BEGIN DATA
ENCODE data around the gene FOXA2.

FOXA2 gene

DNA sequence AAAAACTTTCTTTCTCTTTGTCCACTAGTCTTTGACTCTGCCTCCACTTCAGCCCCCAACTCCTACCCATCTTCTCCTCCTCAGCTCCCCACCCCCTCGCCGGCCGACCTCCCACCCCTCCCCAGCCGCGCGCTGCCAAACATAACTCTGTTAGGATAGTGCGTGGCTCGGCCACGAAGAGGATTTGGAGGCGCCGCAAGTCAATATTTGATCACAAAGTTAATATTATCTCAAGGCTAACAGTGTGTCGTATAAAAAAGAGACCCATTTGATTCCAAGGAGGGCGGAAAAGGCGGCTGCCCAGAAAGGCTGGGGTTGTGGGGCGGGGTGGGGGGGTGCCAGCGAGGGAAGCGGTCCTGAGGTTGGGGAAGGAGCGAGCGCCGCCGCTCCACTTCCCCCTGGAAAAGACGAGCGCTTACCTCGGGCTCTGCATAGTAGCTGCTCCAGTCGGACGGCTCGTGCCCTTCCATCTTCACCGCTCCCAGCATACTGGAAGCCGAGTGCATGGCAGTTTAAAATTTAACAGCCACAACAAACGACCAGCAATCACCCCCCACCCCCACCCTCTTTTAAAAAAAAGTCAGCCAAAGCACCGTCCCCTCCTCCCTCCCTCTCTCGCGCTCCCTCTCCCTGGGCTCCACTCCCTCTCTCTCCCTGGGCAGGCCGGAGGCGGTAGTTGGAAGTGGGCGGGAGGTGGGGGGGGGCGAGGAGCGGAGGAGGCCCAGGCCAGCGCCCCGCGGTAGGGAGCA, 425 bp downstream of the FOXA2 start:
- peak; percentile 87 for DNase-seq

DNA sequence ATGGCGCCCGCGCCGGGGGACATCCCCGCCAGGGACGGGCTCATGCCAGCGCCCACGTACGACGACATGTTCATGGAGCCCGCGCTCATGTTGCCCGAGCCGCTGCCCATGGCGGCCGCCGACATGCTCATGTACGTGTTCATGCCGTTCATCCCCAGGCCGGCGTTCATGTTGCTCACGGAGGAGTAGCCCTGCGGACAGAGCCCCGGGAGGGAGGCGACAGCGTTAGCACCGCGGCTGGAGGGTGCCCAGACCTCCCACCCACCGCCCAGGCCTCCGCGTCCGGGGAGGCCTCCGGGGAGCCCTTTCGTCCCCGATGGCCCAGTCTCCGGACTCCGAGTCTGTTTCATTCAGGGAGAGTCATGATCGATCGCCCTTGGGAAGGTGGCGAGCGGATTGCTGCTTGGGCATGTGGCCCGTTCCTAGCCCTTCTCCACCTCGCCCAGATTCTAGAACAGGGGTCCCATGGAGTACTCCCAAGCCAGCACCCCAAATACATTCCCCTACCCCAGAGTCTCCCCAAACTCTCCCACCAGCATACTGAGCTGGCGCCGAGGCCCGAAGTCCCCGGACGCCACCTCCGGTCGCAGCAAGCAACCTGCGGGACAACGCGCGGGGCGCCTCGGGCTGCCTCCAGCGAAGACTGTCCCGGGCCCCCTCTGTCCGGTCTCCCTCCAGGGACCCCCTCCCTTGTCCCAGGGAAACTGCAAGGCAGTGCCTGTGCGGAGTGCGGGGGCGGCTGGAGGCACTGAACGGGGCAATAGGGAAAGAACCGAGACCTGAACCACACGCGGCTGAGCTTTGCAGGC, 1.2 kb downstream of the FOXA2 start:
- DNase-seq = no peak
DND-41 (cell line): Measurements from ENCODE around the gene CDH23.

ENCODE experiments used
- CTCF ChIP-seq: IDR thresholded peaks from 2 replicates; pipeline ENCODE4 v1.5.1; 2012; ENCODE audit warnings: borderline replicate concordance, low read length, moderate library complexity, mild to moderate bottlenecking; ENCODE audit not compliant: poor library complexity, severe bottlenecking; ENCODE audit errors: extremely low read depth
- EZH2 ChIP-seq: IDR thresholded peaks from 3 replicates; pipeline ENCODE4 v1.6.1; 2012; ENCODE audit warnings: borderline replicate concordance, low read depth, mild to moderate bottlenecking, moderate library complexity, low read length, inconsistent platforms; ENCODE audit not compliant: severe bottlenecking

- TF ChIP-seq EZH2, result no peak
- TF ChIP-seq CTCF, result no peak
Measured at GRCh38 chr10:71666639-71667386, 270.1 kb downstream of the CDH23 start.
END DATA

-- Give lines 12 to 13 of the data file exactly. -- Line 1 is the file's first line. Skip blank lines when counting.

- TF ChIP-seq CTCF, result no peak
Measured at GRCh38 chr10:71666639-71667386, 270.1 kb downstream of the CDH23 start.